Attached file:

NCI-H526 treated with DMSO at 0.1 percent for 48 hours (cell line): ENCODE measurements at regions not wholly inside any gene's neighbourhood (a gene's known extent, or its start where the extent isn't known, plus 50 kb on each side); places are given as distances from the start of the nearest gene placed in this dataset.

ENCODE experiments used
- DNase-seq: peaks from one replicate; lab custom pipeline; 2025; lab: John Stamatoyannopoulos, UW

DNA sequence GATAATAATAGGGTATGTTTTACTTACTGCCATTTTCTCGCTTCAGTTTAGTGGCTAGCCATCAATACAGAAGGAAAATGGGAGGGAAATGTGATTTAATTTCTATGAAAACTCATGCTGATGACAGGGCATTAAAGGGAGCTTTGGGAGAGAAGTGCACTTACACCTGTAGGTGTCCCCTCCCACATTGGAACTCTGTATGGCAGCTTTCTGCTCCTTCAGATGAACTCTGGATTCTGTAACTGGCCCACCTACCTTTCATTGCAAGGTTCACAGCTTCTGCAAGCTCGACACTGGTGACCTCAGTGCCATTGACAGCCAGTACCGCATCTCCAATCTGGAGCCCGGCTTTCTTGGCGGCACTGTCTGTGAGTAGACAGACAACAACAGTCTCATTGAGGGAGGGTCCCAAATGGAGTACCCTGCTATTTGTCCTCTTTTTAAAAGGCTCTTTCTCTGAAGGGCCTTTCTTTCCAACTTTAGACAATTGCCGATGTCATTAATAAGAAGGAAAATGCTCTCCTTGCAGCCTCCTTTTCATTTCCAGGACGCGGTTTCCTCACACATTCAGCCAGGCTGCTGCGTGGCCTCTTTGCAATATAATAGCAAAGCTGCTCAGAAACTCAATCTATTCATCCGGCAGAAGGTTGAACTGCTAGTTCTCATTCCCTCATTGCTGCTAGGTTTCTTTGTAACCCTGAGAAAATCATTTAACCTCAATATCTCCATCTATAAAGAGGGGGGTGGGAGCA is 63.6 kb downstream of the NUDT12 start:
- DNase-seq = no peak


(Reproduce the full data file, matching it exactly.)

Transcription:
NCI-H526 treated with DMSO at 0.1 percent for 48 hours (cell line): ENCODE measurements at regions not wholly inside any gene's neighbourhood (a gene's known extent, or its start where the extent isn't known, plus 50 kb on each side); places are given as distances from the start of the nearest gene placed in this dataset.

ENCODE experiments used
- DNase-seq: peaks from one replicate; lab custom pipeline; 2025; lab: John Stamatoyannopoulos, UW

DNA sequence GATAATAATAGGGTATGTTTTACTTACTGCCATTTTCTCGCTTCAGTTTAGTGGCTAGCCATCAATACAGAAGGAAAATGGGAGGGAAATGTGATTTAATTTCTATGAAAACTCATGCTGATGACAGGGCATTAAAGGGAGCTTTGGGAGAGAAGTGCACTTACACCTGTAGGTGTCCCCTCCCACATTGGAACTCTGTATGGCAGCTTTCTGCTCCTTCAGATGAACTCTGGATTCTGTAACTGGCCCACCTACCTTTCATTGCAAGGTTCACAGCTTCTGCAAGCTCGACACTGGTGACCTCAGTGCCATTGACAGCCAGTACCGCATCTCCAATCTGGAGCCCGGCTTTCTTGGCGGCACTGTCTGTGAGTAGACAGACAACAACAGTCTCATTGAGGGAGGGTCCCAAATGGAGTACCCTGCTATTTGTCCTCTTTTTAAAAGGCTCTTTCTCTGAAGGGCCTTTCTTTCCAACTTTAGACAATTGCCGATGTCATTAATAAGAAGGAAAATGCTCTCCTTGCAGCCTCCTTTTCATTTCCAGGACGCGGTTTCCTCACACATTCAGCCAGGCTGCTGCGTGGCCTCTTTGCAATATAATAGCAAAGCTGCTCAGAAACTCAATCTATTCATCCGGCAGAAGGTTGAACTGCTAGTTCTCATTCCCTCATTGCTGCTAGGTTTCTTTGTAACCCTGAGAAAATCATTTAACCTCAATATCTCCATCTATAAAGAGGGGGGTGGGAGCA is 63.6 kb downstream of the NUDT12 start:
- DNase-seq = no peak